Socrates and Anne Hutchinson
Who says history doesn’t repeat itself? As I study American history this semester, I stumbled upon a story that possessed similar characteristics to the Trial and Death of Socrates. Anne Hutchinson went against the Church of England and even more so, against the Church in her Massachusetts Bay colony. She expressed that she had heard the voice of God, and suggested radical views such as free grace, that steered away from the Church. This is very similar to Socrates in that although she had reciprocity to her colonial home, Anne Hutchinson wanted to preach her beliefs and stand by her beliefs (as Socrates stood by his anti-belief in the Athenian Gods).
Also, Anne Hutchinson spoke to young women and taught them the values and ways of their faith. She believed she had a duty to do this as an elderly woman. The courts charged her of in a way “corrupting” those women, just as Socrates had been charged for corrupting the youth of the Athenian society.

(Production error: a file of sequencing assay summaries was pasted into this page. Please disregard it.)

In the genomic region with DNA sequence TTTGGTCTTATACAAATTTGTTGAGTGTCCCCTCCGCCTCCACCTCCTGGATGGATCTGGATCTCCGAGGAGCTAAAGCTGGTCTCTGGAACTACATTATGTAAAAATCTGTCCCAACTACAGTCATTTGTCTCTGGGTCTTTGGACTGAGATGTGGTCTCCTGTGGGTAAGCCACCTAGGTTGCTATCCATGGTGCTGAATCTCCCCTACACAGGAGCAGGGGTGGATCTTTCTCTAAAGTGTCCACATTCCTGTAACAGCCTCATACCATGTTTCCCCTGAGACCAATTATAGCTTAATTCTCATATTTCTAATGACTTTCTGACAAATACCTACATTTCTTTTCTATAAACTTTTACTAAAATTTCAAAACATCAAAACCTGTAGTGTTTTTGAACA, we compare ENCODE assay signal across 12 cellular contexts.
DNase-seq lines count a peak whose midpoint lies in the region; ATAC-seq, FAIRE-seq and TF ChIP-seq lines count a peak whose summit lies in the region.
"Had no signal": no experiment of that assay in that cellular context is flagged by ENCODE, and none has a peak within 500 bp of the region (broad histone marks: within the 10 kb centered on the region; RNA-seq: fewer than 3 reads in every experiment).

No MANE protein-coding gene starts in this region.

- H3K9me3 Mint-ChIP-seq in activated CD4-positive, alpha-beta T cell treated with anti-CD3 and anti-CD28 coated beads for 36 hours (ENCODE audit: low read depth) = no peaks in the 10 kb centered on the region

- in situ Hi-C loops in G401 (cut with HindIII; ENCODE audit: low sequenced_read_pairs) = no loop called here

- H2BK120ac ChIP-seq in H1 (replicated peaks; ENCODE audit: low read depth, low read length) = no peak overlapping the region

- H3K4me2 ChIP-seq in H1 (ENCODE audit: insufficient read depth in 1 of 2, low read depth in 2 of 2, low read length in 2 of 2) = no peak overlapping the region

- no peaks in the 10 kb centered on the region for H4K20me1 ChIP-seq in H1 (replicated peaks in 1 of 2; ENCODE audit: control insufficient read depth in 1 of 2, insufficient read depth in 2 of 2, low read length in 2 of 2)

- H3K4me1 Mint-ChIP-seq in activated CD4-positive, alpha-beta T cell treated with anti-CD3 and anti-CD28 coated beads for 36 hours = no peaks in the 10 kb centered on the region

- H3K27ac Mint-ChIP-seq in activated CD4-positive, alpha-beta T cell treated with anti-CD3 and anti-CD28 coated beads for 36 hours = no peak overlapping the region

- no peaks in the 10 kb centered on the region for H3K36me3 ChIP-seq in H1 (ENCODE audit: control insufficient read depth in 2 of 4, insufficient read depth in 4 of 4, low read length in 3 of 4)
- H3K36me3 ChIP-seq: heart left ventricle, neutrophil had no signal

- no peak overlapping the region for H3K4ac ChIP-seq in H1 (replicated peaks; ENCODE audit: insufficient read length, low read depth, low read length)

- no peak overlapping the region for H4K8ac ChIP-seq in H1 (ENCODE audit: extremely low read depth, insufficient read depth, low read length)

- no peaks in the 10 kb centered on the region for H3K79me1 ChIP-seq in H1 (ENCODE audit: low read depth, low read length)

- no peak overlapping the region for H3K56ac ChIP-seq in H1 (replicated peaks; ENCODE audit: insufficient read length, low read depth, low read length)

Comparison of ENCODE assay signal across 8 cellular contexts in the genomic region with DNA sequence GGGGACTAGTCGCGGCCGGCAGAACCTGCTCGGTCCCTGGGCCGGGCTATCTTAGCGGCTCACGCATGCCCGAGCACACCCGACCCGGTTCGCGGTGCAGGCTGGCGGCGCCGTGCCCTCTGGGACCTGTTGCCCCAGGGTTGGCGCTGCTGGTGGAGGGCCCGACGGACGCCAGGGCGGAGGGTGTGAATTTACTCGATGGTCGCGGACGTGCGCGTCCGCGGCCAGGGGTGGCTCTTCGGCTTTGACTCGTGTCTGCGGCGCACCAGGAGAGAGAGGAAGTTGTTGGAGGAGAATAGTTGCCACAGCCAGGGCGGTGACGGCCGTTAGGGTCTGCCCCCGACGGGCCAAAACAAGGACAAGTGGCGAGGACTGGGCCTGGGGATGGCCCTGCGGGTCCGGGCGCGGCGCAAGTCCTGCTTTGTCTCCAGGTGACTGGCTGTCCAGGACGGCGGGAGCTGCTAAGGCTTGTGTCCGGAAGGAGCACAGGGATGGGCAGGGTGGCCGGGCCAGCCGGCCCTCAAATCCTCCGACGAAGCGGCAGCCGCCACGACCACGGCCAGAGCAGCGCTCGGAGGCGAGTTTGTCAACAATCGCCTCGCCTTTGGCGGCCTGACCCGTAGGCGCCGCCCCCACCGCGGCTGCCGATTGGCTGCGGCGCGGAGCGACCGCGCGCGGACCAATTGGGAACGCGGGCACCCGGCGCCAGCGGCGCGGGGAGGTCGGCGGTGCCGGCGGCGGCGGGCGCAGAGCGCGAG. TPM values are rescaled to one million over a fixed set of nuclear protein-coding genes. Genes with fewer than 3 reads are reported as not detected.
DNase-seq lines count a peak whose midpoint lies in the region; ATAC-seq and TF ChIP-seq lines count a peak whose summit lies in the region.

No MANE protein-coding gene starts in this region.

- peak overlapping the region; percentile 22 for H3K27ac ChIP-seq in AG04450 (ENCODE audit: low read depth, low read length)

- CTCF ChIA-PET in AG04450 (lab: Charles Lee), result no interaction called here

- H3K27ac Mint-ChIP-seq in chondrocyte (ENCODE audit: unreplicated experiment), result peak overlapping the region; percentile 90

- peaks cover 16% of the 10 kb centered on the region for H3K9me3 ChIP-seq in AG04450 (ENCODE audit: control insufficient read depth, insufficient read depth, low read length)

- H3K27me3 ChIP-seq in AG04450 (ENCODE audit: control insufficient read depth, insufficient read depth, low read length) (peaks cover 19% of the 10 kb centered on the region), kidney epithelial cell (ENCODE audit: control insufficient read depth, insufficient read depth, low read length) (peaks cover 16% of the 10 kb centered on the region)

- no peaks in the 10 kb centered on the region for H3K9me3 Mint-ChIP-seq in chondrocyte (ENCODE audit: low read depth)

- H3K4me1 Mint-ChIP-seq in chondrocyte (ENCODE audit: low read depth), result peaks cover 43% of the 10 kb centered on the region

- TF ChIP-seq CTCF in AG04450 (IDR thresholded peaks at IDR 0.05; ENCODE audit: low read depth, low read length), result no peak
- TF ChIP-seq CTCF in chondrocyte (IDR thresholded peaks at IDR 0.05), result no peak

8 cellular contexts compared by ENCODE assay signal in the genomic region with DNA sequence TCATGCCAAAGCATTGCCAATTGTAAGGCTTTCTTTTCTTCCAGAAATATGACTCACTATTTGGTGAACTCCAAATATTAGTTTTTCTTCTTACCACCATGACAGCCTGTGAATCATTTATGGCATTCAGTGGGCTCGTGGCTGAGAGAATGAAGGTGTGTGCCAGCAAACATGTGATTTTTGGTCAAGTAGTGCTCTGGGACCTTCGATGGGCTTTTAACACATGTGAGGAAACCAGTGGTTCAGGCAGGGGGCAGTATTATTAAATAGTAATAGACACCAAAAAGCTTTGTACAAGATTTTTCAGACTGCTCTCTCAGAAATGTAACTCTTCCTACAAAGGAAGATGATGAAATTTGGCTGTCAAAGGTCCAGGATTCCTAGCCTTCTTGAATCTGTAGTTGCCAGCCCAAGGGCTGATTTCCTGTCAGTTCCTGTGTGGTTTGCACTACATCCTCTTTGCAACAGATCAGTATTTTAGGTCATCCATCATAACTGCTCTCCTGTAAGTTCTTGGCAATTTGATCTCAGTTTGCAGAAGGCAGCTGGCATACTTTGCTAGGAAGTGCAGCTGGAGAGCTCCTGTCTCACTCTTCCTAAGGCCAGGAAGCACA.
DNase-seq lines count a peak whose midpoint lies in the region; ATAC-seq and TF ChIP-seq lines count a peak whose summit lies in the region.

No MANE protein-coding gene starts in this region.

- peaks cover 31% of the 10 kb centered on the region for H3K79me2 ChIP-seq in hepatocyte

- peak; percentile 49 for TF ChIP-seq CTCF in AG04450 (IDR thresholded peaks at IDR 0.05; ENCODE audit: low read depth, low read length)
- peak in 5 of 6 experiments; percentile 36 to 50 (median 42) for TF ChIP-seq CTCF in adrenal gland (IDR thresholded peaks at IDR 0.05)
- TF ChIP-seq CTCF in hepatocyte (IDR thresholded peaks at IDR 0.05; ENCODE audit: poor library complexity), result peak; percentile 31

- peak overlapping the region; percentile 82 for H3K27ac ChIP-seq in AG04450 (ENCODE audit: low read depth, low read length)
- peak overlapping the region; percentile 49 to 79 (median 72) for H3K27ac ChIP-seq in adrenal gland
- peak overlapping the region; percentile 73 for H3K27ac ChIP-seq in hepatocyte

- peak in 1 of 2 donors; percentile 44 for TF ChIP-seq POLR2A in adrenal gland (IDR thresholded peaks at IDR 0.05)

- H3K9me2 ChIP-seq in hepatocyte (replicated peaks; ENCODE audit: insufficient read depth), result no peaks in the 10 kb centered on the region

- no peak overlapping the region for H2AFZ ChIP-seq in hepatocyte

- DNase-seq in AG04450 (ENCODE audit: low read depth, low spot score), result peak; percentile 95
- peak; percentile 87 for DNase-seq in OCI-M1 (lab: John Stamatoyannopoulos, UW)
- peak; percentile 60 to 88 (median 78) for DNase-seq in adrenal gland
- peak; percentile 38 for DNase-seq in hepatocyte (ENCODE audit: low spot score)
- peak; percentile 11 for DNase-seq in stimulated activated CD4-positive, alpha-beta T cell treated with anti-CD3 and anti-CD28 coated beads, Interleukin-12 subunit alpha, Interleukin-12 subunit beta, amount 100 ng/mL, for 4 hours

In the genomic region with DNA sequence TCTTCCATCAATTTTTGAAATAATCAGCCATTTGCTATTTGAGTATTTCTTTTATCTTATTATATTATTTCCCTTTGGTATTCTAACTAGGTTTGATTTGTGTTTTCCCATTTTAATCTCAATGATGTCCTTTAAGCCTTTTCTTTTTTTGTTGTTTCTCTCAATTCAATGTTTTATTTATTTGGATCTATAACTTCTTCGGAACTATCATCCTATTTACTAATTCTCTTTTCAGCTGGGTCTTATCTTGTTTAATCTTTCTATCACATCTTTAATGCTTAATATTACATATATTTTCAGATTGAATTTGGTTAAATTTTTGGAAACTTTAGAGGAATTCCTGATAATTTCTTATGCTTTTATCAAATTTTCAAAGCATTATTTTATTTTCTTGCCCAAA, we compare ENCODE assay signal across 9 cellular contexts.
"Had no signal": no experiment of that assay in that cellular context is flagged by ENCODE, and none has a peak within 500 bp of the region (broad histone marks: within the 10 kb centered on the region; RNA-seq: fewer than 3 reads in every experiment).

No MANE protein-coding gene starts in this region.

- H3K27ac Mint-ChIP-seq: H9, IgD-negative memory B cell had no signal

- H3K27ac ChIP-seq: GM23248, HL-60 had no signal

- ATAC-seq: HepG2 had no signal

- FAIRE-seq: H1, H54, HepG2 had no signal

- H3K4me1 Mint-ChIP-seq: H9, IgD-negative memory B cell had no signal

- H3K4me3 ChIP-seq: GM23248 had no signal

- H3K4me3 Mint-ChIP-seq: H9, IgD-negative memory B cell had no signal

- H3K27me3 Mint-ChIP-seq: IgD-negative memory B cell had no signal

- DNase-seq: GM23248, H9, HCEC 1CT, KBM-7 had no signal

Most importantly, both Socrates and Anne Hutchinson stood by their causes and were therefore seen, in my opinion, as martyrs for their causes. Although Anne only faced potential banishment, she stood by her beliefs as she risked losing everything she knew. Socrates stood by his beliefs facing death. Both were martyrs for their causes and should be remembered as important influences of history.
Is standing up for what you believe in, though different from the majority, what makes life (or death/banishment) worth living? If one goes against his or her ways, does that make life not worth living? Perhaps, because this would explain why Socrates and Hutchinson both found that life would only be meaningful if they stood by their own views. Socrates would rather die than give in to a theory or belief that does not correspond with his own. Hutchinson chose to be banished because she refused to stand down to her opinions. These traits of strength, courage and boldness make life worth living.